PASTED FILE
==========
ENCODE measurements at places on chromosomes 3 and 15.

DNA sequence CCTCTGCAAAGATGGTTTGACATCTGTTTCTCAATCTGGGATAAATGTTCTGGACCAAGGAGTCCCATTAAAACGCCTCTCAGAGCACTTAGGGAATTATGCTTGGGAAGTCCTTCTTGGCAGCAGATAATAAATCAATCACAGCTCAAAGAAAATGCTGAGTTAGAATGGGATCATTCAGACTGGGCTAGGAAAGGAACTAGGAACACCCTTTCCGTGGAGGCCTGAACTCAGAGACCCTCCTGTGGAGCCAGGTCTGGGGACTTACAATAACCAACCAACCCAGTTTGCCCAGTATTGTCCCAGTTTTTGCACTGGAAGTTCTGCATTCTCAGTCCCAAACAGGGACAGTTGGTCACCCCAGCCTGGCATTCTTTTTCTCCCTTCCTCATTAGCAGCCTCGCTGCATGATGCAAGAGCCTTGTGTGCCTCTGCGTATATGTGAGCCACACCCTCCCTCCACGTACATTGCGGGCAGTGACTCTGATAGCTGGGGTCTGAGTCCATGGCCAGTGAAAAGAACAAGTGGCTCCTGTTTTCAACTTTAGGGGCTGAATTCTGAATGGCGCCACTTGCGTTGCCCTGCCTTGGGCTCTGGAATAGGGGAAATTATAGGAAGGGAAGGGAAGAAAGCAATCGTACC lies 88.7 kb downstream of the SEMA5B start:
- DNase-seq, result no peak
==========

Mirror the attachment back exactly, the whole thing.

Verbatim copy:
ENCODE measurements at places on chromosomes 3 and 15.

DNA sequence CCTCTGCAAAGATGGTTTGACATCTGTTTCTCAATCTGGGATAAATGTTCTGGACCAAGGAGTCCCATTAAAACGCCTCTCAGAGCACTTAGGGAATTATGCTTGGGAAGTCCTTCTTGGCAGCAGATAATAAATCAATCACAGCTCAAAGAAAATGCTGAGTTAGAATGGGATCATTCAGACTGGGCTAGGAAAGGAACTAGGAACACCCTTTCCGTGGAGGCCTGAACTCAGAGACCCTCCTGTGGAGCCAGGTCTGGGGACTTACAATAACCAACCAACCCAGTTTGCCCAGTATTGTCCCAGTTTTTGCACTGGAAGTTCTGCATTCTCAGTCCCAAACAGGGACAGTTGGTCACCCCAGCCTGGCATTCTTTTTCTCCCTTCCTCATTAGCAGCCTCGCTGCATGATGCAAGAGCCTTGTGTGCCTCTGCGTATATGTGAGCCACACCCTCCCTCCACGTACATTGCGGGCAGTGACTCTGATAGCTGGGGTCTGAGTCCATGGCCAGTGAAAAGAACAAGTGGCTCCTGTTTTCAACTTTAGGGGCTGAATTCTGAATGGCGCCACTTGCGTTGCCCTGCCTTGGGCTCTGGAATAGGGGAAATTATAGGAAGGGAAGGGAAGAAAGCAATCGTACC lies 88.7 kb downstream of the SEMA5B start:
- DNase-seq, result no peak